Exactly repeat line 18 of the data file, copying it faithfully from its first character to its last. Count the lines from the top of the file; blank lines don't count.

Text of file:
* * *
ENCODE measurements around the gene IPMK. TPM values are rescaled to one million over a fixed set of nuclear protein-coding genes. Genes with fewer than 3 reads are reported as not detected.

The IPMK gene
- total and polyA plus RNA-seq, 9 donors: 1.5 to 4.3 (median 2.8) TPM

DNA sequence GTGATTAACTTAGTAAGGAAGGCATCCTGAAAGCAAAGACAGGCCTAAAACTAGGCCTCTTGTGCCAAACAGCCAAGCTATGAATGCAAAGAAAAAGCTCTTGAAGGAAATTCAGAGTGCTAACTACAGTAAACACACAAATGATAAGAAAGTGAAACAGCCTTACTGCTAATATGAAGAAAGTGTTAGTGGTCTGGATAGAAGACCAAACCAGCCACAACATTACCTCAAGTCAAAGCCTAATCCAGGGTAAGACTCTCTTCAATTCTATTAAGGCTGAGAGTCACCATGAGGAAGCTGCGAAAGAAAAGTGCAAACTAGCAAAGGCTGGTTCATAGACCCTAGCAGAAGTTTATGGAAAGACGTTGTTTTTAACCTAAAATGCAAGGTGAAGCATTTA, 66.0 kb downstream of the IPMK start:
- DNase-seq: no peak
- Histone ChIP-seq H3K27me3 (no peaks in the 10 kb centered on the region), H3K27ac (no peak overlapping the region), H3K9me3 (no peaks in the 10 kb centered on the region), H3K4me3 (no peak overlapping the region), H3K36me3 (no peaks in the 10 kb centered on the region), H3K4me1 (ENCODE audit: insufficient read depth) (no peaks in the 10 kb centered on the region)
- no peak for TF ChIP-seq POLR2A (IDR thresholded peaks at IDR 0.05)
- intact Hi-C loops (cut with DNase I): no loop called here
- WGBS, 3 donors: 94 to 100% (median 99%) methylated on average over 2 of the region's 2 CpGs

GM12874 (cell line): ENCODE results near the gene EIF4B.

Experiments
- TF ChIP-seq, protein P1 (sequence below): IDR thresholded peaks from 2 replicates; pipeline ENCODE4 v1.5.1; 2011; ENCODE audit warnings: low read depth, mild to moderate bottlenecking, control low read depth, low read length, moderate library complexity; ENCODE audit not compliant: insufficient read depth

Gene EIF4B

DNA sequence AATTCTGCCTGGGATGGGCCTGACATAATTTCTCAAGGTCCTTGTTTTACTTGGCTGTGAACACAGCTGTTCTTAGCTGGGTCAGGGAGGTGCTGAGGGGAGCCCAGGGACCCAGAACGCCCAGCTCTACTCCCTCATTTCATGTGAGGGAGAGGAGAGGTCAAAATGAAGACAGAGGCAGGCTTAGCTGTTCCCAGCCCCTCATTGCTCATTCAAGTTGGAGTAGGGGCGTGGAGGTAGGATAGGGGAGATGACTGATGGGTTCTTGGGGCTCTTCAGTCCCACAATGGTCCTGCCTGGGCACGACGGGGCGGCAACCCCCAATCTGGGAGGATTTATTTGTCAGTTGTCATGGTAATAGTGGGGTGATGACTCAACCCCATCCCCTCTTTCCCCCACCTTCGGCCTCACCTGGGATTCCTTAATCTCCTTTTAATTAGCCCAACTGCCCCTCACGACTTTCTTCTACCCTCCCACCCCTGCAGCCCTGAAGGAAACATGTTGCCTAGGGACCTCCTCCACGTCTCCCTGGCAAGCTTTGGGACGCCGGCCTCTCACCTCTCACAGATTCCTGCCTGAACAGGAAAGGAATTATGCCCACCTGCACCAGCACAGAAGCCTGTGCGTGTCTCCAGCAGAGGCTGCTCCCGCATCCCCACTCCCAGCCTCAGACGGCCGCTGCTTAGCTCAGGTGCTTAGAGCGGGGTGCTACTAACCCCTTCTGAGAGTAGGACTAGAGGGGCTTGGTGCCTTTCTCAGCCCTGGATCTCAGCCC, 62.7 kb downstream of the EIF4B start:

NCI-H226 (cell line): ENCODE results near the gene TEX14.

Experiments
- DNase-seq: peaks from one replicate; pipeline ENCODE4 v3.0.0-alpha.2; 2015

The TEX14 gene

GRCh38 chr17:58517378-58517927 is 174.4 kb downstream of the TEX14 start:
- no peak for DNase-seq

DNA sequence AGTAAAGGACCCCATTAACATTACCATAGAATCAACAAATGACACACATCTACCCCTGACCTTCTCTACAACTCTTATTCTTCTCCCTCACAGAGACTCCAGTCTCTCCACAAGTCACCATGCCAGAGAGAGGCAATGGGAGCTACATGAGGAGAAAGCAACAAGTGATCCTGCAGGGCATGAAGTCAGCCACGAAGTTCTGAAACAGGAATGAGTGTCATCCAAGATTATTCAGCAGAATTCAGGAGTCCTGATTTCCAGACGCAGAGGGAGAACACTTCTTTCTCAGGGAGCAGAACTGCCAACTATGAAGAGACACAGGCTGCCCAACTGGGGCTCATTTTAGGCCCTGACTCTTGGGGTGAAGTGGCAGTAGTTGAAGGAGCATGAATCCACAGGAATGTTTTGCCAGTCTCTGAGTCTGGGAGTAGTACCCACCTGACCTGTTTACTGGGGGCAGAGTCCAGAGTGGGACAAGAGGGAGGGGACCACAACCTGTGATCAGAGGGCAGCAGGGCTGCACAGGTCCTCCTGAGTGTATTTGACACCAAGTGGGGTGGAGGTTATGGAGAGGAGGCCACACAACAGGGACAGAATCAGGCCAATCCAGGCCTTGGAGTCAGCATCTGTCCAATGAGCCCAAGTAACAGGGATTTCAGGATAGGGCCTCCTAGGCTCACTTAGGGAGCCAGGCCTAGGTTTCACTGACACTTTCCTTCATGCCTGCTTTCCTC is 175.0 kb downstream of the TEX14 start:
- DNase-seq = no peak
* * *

The TEX14 gene